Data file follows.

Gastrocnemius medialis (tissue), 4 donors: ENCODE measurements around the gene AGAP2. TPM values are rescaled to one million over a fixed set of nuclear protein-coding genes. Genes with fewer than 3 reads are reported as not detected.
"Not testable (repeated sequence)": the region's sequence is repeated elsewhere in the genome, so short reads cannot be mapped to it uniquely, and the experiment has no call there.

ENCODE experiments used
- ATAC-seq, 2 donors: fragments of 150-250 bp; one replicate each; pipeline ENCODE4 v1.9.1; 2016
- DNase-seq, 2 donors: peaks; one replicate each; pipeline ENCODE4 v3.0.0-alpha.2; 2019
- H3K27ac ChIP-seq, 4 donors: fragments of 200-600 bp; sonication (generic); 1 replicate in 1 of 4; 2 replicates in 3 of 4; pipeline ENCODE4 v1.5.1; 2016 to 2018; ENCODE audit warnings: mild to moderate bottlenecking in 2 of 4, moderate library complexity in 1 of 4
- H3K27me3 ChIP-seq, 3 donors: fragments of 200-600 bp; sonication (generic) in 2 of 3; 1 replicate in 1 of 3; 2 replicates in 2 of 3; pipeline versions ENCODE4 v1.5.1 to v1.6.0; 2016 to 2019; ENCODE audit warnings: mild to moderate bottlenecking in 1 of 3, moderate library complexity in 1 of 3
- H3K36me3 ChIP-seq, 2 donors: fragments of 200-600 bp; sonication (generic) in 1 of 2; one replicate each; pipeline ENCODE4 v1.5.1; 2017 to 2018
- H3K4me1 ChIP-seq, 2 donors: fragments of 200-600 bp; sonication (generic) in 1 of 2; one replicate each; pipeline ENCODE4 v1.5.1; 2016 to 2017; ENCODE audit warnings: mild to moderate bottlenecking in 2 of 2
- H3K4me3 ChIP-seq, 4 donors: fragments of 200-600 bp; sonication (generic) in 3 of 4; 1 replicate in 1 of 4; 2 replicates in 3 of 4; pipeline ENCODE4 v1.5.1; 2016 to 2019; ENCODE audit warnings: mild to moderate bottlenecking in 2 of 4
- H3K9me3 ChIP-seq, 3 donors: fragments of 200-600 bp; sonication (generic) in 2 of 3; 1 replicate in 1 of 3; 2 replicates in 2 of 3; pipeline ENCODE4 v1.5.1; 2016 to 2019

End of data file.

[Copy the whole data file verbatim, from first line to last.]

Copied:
Gastrocnemius medialis (tissue), 4 donors: ENCODE measurements around the gene AGAP2. TPM values are rescaled to one million over a fixed set of nuclear protein-coding genes. Genes with fewer than 3 reads are reported as not detected.
"Not testable (repeated sequence)": the region's sequence is repeated elsewhere in the genome, so short reads cannot be mapped to it uniquely, and the experiment has no call there.

ENCODE experiments used
- ATAC-seq, 2 donors: fragments of 150-250 bp; one replicate each; pipeline ENCODE4 v1.9.1; 2016
- DNase-seq, 2 donors: peaks; one replicate each; pipeline ENCODE4 v3.0.0-alpha.2; 2019
- H3K27ac ChIP-seq, 4 donors: fragments of 200-600 bp; sonication (generic); 1 replicate in 1 of 4; 2 replicates in 3 of 4; pipeline ENCODE4 v1.5.1; 2016 to 2018; ENCODE audit warnings: mild to moderate bottlenecking in 2 of 4, moderate library complexity in 1 of 4
- H3K27me3 ChIP-seq, 3 donors: fragments of 200-600 bp; sonication (generic) in 2 of 3; 1 replicate in 1 of 3; 2 replicates in 2 of 3; pipeline versions ENCODE4 v1.5.1 to v1.6.0; 2016 to 2019; ENCODE audit warnings: mild to moderate bottlenecking in 1 of 3, moderate library complexity in 1 of 3
- H3K36me3 ChIP-seq, 2 donors: fragments of 200-600 bp; sonication (generic) in 1 of 2; one replicate each; pipeline ENCODE4 v1.5.1; 2017 to 2018
- H3K4me1 ChIP-seq, 2 donors: fragments of 200-600 bp; sonication (generic) in 1 of 2; one replicate each; pipeline ENCODE4 v1.5.1; 2016 to 2017; ENCODE audit warnings: mild to moderate bottlenecking in 2 of 2
- H3K4me3 ChIP-seq, 4 donors: fragments of 200-600 bp; sonication (generic) in 3 of 4; 1 replicate in 1 of 4; 2 replicates in 3 of 4; pipeline ENCODE4 v1.5.1; 2016 to 2019; ENCODE audit warnings: mild to moderate bottlenecking in 2 of 4
- H3K9me3 ChIP-seq, 3 donors: fragments of 200-600 bp; sonication (generic) in 2 of 3; 1 replicate in 1 of 3; 2 replicates in 2 of 3; pipeline ENCODE4 v1.5.1; 2016 to 2019